Star Wars-Rogue 1 lived up to its series expectation, though this story was some in-between one that took a bit to figure out. (The series jumps around too much! Is this a prequel to the sequel?! And what would that be?) It still was a lot of fun to watch.   I look forward to its follow-up in 2017.     Allied was a war film, returning us back to World War II and it tried to give us a modern-day Casablanca film.  It failed at that, but it was still a good enough flick– as you wonder if the girlfriend of the spy is just a girlfriend, or a spy of the spy. Hmm. Brad Pitt has the part of trying to figure that out.   Manchester By the Sea was a sad tale of an ordinary, sad, unachieving kind-of-guy who is put in situations where he is challenged to be more.   It is a part played by Casey Afflect (who won the Oscar for it) where he imitates a guy half-awake, and out of it for the whole film, almost devoid of emotions, as sad Lee Chandler, a Manchester janitor who has little to live for, which the film reveals why in its middle.  His best pal is his brother, who dies, and our janitor guy Lee is pressed to care for the survivor nephew, while having very little in the tank for caring for himself even.   It is quite a depressing tale, but it’s very realistically played out, and it garners the viewer’s sympathy along the way.   Jackie was a film with Natalie Portman playing a convincing Jackie Kennedy, but the story really had little to say.  I was not moved by it, except I was glad to see a priest part in it who was counseling Mrs. Kennedy rather caringly.    La La Land was a modern and upbeat musical about two aspiring actors in Hollywood who link up and support and love each other.  It was played by Ryan Gosling and Emma Stone (the most likeable Oscar winner), and I thought it was a warm and cute film, quite different and welcome for not being like the other choices out there on screens these days.  Can musicals have a comeback in the near future?  Most people loved this one, so I think so, except for the people comparing LA LA to musicals of the great film age of musicals (of which it didn’t hold a candle, as like to putting LA LA up versus Singing in the Rain).  City of Stars was a nice song from it.    Hell or High Water was a bankrobber’s tale in Texas, set back a few decades.  Jeff Bridges made the film an event, as he is so good in his movie parts–with him being a Ranger detective in this one.  The other two stars, Chris Pine and Ben Foster were funny and decent enough in their robber parts, but sorry,  I was not rooting for their characters to get away with their heists, but wanted the Ranger to catch them.(Chris Pine plays Captain Kirk in the new Star Trek movies, so I suppose he could have had Scotty beam him up for an easy get away, but Pine had no starship communicator on him.)   Sully and Inferno were flicks both starring Tom Hanks, the first as the famous pilot who landed a jet on the Hudson River, saving all its passengers.  The second flick, Inferno, is Hanks playing the same investigator as other Dan Brown book/ movies before done, with him back investigating curious things going on in Rome and Florence, all in matter-of-fact details of saving the world, that’s all.   In both films (spoiler alert!), Hanks’ character is the savior.   Nice going, Tom.  (He’s just about always the hero- savior on film.)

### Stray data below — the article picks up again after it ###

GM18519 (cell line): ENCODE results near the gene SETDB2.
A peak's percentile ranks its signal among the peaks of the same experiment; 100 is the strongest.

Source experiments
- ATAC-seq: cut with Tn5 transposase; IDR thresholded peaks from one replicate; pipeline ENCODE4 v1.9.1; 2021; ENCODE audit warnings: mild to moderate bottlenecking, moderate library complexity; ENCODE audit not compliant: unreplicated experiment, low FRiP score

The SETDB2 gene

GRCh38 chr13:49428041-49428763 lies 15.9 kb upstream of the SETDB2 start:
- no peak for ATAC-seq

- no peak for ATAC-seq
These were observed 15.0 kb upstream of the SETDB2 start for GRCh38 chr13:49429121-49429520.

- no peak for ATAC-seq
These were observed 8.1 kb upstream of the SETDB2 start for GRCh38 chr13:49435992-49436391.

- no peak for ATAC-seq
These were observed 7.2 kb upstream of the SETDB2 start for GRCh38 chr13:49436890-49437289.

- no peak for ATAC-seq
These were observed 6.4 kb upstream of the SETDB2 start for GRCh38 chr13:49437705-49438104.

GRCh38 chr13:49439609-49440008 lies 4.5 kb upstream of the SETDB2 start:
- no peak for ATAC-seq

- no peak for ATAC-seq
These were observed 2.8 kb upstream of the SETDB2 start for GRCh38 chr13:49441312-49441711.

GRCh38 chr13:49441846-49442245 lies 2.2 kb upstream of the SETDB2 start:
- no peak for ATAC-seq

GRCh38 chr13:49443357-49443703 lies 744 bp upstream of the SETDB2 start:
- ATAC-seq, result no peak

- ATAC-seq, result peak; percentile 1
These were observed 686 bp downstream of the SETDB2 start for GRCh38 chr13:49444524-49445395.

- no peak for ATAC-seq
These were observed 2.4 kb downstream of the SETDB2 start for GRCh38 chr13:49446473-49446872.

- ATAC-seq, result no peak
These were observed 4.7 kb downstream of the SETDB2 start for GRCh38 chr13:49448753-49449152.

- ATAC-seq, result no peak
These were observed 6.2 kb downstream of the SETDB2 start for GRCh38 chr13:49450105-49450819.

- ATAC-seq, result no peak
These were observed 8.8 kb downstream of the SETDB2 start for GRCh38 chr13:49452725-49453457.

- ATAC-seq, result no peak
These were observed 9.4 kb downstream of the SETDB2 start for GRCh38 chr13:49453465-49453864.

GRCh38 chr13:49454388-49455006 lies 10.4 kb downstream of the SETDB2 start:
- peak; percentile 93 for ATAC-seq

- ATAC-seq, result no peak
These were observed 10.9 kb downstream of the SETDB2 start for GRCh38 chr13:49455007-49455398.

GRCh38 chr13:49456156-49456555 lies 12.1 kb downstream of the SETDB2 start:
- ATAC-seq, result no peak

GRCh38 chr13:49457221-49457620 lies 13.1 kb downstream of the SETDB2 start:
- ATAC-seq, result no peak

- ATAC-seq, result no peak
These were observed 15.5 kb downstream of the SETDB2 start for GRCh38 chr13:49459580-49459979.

Since I like movies, I see a bunch of them each year.